Revolution‘s sketchy visuals begin right from the title screen, and sadly are persistent throughout the entire game; practically every game sprite (of which there are many) is noisy and rough-edged, with a few even displaying some hideous scars in the form of seams. These visual flaws would just about pass for the old, lower-resolution screens of the iPhone or DS, but they sadly make the Windows Phone experience nothing short of ugly. What’s more, about 90% of these images (mainly terrain features such as mountains and forests) actually hide when one is panning the view, most likely for optimization on older devices, but yet again this is a corner-cut that just shouldn’t be present on this generation of smartphones.
There is, however, one rather interesting visual gem amongst the visual mediocrity; when I fired up the game and trained up my first Warrior unit I was pleasantly surprised to find that the sword-wielding brute popped out as a rather colourful, detailed and lively 3d graphic, a pleasantry used on all the game’s units.
Sadly, whilst this detail is more than welcome, by itself it only serves to make the rest of the game look even more sullen and disappointing, especially when I first led my gallant troops into what turned out to be a hideous and jerkily-animated 2d combat sequence which made absolutely no use of the aforementioned 3d-ness. It would have been excellent to see this feature used for more areas of the game, as it would have not only added a more polished sense of consistency, but also have done the title a lot more justice for the platform
Now you’re probably wondering if Revolution at least plays well as compensation for its miserable presentation. After all, better graphics do by no means make a better game. I’ll safely on that front that it is actually, for the most part, gameplay solid. Almost all of the Civilization motif has been diligently preserved in crossing over to the mobile space, and everything you could possibly need is there, right down to directing the efforts of your cretinous underlings.
However, there are two rather major gameplay features that are strangely absent from this port: the first is the obvious, I dare say compulsory requirement of multiplayer, which is almost insultingly absent from the game menu. The second is the even more needed Civilopedia; the game guide which, throughout every Civilization game, has been an invaluable reference to the endless intricacies of unit statistics all the way to technology benefits. To see it not only removed, but replaced with a shallow, nigh-on useless tutorial is nothing short of tragic.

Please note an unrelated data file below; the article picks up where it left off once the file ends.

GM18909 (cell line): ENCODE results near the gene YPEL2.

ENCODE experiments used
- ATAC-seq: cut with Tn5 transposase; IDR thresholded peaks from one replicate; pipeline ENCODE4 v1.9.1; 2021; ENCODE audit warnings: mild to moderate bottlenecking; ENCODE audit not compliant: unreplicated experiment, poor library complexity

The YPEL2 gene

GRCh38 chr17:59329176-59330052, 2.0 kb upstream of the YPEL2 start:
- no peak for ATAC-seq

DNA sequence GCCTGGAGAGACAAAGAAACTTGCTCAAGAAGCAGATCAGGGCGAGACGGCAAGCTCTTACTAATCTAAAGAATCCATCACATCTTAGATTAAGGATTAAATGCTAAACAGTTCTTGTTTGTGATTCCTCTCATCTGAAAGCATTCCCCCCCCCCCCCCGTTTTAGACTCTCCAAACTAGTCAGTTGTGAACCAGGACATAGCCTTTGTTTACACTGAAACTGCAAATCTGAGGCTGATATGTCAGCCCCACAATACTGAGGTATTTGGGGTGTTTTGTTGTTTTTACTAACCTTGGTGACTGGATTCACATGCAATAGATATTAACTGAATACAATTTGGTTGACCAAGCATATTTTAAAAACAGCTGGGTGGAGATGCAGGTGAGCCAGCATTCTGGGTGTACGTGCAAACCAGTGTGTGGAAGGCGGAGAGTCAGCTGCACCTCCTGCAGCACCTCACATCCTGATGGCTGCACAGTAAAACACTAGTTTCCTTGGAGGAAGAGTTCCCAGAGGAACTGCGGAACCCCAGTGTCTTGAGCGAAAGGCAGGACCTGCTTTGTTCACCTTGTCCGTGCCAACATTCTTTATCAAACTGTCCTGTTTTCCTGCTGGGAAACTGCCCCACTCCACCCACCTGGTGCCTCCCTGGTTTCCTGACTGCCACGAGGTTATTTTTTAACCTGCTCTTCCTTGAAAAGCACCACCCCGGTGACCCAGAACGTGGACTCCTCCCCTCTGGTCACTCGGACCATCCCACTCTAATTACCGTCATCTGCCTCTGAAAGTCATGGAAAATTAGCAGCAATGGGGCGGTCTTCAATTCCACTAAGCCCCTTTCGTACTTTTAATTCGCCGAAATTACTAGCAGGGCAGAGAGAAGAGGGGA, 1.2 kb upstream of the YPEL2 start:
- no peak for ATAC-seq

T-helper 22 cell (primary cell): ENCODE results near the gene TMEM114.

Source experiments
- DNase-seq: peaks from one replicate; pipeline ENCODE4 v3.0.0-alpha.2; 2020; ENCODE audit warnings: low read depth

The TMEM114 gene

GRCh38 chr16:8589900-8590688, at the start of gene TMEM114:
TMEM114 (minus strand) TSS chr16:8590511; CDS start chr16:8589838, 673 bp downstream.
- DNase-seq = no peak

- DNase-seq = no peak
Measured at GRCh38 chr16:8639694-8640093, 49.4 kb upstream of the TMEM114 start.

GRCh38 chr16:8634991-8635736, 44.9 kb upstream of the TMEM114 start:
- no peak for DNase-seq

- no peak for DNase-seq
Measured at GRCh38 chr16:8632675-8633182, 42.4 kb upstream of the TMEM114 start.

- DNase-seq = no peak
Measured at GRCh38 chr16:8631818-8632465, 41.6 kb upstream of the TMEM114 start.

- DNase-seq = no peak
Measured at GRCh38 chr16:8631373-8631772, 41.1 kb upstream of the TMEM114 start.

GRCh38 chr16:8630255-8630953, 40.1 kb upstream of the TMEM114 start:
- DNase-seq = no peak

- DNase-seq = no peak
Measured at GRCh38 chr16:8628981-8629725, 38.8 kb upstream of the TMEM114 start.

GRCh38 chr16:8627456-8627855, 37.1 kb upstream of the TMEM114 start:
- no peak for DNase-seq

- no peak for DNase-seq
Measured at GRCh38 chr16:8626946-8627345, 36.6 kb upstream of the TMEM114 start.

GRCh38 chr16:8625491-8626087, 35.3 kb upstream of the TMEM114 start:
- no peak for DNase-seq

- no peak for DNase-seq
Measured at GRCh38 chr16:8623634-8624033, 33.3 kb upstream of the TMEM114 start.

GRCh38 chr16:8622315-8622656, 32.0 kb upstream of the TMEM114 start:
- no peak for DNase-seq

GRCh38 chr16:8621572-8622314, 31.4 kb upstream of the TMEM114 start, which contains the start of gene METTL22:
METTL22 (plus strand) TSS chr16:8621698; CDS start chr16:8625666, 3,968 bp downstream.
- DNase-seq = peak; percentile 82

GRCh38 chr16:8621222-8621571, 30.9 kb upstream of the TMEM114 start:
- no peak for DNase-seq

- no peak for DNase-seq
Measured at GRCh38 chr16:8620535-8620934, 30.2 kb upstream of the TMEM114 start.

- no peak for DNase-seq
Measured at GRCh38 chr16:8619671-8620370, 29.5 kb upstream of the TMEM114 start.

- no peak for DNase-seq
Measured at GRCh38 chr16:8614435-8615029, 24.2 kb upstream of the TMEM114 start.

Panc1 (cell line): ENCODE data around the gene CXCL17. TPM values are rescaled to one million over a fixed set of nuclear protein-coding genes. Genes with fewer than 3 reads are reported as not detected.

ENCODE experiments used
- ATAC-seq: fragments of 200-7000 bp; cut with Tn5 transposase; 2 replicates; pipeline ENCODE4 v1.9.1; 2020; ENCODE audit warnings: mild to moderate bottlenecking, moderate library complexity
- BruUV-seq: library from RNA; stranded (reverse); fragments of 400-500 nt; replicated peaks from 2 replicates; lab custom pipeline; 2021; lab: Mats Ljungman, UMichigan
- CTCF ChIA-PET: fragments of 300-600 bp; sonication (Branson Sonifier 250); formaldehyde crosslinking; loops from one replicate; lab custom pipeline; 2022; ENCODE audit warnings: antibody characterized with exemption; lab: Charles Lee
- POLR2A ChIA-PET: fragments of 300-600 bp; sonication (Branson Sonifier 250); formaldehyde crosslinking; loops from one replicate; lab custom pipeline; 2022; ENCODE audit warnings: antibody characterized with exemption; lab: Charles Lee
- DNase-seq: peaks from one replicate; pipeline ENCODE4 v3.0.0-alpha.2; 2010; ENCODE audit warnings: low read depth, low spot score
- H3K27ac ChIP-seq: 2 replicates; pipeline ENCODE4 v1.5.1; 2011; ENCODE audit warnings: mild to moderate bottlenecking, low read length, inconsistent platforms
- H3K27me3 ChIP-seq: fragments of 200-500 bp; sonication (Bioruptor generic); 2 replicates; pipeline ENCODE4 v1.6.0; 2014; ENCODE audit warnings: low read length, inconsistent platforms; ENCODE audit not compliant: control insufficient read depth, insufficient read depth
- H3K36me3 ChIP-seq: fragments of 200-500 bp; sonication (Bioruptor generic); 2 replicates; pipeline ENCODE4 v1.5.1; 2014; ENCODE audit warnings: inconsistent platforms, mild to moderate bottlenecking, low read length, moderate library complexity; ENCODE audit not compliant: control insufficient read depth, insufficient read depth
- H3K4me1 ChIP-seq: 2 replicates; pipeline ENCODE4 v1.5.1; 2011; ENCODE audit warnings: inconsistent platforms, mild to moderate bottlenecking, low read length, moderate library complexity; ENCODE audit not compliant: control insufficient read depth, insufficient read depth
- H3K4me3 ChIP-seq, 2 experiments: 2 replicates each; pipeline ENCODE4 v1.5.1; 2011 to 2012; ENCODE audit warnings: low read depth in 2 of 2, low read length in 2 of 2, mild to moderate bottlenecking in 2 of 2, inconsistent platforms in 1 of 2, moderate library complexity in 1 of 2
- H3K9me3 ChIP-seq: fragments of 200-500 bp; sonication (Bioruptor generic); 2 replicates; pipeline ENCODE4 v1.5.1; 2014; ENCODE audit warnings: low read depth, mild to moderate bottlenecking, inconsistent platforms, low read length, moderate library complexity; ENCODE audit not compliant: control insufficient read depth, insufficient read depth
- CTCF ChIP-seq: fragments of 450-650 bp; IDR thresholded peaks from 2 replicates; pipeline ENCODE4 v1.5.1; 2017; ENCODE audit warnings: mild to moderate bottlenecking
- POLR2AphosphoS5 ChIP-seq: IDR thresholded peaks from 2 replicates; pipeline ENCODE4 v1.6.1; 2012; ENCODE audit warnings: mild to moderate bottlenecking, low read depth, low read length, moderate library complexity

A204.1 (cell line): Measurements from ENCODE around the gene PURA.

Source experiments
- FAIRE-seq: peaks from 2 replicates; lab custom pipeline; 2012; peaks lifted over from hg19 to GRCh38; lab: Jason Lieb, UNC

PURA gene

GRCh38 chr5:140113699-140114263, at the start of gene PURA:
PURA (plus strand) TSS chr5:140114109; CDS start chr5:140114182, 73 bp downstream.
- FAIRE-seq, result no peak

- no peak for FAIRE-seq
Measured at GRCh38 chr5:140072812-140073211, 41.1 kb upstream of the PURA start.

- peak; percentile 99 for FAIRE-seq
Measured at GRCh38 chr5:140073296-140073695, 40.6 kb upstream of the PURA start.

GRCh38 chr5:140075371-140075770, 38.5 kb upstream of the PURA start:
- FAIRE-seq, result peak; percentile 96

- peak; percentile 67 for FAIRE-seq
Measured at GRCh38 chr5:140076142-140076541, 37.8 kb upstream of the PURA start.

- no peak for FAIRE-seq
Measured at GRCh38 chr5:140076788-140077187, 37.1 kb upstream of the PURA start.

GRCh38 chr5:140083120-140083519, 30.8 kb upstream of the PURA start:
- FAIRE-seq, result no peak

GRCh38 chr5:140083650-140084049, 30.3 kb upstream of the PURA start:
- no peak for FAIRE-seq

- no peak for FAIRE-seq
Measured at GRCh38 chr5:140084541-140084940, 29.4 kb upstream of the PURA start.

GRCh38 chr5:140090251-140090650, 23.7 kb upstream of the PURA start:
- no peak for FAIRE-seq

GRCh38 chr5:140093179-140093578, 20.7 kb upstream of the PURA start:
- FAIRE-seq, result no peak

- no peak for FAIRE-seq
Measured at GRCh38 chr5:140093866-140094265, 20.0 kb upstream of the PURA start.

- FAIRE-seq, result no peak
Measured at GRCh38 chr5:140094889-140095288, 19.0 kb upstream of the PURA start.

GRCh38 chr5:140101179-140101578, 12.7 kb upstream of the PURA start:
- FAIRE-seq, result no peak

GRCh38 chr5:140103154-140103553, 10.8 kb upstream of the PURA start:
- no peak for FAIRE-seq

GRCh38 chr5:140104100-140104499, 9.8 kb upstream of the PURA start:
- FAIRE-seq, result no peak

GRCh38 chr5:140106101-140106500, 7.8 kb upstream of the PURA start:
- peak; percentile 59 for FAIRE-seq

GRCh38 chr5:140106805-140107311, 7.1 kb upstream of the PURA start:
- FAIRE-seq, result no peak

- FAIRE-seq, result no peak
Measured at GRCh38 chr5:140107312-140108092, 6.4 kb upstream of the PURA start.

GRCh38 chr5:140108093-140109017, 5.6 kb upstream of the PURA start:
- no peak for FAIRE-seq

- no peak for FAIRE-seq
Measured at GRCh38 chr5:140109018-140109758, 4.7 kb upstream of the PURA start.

A Chest of Gold
As disappointing as it was, Civilization: Revolution only makes up one of two of 2K’s Windows Phone endeavors. The second is none other than a revamped version of the 1987 classic, Sid Meier’s Pirates!, an admittedly more polished and much more riveting adventure on the high seas. Pirates! places you at the helm of a rickety, barnacle-infested ship at the height of the 17th century ages of piracy, sugar canes, and posh dinners hosted by fat governors, all in the swashbuckling setting of the Caribbean.
This all sounds quite enthralling, and one would hope so from what is perhaps one of the best hybrids of strategy, action and roleplaying about. Pirates! puts you in the shoes of a hopeful young man who has come to the newly-settled islands of the Caribbean to seek his fortune. After a brief (as well as visually excellent) in-game cutscene, you decide on your pirate’s strengths and pledge your loyalty to one of the four major powers active in the so called ‘Spanish Main’; namely the French, Spanish, British or Dutch.